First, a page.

A company announced this week that it was creating 300 new high tech ‘green’ capital jobs. It is a profitable organisation and maintains a highly skilled workforce. As far as innovation goes, this company is second to none. It began as a turf cutting plant and now plans to expand into green technology operations. It will be investing €7 million in developing mechanical and biological treatment systems for biodegradable waste such as wood and plant cuttings.
It made operating profits last year of €23.8 million and paid €12.9 million to its shareholders. A sustainable, healthy growth by any comparison (given size and industry).Yes, that organisation is the public sector dinosaur: Bord Na Mona. The organisation along with CIE and ESB that the McCarthy report recommends the state should sell off.
Transferring semi public sector enterprises into 100% private ownership does not necessarily lead to more productive, efficient or competitive organisations. The unconditional benefits to private ownership are more often than not based upon theoretical-ideological arguments not empirical fact. The creation of public enterprise in Ireland (which provided thousands of jobs) and across the EU, provides just as much evidence of innovation than stagnation (think about state owned ‘Statoil’ in Sweden).
One of the rationales behind the creation of public sector enterprises in the 1950’s – 1960’s, in Ireland, was to create demand for local human capital. The state offered skilled employment to an existing workforce that could otherwise only be got through emigration. The public sector enterprises of CIE, Bord Na Mona, Telecom Eireann, ESB, IDA amongst other public sector agencies gave employment to a whole new generation of Irish workers. It helped build a local culture of work, industrial development, applied skills and management that would have never occurred in the private market. It created the initial wave of networks for Irish business that exist today.
This important role of public sector enterprise has been neglected by economic commentators during the past 15 years. The fact that ESB and Bord Gáis over priced consumers during the ‘boom’ years was a regulatory-market fault. They like any organisation will rationally decide to maximise their profits given certain incentives. They like every other private sector organisation and professional service over priced, and let’s be honest, ripped off consumers. If anything, the introduction of the profit motive to these organisations was the causal factor (and incentive) for their overpricing. This coupled with a lack of competition would be an objective explanation.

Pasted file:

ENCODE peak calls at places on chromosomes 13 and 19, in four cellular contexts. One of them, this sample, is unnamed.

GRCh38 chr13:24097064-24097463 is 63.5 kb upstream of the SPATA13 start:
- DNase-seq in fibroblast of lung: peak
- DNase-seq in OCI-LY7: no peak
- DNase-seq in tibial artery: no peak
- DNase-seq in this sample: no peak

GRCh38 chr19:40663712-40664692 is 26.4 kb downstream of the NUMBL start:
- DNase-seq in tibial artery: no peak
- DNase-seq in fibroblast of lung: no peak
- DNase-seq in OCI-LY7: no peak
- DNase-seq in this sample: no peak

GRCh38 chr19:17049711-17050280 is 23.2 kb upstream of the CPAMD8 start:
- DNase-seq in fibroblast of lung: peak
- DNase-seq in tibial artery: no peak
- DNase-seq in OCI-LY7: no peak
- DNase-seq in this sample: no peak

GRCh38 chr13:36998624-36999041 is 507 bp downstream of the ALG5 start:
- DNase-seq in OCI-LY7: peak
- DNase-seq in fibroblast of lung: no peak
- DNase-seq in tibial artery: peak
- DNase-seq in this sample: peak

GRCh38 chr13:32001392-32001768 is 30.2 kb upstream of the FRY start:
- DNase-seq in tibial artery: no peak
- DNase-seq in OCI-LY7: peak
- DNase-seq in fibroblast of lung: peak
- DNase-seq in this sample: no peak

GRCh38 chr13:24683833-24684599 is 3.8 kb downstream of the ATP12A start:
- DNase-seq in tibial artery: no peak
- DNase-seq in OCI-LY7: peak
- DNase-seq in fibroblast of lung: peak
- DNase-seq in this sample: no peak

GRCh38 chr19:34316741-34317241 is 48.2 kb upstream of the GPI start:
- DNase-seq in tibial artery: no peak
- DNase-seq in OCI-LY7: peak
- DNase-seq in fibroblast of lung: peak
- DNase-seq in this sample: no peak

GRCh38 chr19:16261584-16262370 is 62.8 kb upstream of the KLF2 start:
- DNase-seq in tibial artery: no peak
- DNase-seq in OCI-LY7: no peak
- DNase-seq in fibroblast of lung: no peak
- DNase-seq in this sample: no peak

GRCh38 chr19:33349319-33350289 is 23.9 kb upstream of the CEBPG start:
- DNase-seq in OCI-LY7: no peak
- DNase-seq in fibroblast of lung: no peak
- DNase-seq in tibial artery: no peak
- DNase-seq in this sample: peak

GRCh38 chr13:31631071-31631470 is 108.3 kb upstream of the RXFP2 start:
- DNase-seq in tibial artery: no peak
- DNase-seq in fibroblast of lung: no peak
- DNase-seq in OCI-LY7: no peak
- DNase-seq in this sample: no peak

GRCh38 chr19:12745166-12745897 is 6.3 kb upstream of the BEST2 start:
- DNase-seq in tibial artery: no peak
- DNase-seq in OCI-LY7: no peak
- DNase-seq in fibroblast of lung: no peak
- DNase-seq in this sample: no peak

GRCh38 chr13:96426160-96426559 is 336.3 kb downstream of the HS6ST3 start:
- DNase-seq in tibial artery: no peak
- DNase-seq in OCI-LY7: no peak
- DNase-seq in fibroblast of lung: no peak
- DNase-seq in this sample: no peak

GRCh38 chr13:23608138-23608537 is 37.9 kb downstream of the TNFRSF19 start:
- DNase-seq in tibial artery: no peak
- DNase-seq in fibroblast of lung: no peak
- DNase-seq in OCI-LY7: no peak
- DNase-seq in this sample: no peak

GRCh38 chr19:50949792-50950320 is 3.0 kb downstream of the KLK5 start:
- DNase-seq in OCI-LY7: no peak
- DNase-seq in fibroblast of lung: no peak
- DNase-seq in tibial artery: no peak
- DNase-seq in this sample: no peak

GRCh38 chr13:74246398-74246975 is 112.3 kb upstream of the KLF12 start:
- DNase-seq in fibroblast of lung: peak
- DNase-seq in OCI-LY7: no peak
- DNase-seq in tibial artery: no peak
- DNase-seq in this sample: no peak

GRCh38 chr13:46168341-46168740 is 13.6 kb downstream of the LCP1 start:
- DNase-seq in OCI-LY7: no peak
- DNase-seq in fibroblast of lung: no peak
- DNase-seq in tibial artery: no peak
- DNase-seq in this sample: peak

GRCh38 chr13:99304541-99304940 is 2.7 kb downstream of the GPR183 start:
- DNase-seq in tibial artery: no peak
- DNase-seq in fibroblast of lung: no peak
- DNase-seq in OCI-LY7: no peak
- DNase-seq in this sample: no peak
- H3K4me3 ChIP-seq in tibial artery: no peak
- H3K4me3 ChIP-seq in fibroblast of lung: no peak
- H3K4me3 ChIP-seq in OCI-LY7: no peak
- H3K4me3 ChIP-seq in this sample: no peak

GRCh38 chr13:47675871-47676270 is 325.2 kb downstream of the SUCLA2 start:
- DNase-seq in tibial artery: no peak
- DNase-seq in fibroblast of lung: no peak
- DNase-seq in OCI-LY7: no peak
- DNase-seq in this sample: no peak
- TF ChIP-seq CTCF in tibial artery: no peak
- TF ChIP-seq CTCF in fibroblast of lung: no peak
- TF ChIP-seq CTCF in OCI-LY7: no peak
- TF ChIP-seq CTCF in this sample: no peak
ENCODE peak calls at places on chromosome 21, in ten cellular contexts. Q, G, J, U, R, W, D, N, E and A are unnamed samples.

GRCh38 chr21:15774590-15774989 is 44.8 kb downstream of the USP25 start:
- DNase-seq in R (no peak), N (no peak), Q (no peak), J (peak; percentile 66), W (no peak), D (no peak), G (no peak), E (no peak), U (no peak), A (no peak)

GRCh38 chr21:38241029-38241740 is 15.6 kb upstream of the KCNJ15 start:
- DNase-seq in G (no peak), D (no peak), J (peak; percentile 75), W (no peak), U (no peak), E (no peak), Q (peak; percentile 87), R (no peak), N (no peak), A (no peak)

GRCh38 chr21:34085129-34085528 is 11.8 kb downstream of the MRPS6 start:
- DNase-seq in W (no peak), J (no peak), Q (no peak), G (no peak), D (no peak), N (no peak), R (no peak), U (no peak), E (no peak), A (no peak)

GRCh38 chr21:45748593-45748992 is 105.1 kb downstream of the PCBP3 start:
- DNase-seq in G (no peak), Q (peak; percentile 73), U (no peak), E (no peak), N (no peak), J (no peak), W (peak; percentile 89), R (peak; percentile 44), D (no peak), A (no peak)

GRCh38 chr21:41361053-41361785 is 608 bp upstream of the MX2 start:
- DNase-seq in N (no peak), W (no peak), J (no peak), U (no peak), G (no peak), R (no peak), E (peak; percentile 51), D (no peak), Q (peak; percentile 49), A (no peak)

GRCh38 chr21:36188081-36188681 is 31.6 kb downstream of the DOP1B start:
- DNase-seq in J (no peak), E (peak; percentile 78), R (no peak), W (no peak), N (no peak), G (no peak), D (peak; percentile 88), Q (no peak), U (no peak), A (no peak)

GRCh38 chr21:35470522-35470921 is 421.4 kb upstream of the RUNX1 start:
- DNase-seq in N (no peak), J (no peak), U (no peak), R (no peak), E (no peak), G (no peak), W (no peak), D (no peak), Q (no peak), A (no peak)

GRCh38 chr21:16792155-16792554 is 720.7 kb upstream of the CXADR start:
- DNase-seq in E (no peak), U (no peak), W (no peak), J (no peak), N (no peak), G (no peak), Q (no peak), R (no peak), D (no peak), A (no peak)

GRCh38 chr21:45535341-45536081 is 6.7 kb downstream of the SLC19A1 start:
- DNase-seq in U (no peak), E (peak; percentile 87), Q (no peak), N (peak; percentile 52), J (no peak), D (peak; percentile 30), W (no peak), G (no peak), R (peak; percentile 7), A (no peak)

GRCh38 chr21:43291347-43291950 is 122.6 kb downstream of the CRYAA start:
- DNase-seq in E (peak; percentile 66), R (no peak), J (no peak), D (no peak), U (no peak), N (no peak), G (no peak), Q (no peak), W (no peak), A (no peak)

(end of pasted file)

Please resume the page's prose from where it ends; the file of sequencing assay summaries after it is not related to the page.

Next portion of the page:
The same arguments being propagated by economists about the benefits of privatisatising ESB, Bord na Mona etc are identical to the arguments that led to the privatisation of Telecom Eireann in 1999. A decision that has led to one of the most inefficient telecommunications network in the OECD. Private does not automatically equate to productive, efficient or competitive. It can lead to the flotation and reflotation of a very healthy organisation on the stock market, where speculators run rampant.
All organisations, whether public, semi public or private can lead to waste and inefficiencies. This is usually the result of a whole variety of causal factors. Identifying the ‘public’ nature of an inefficient organisation is just as simplistic as arguments against the ‘market’. Given the current unemployment crisis, the state should consider creating more, not less public sector enterprise.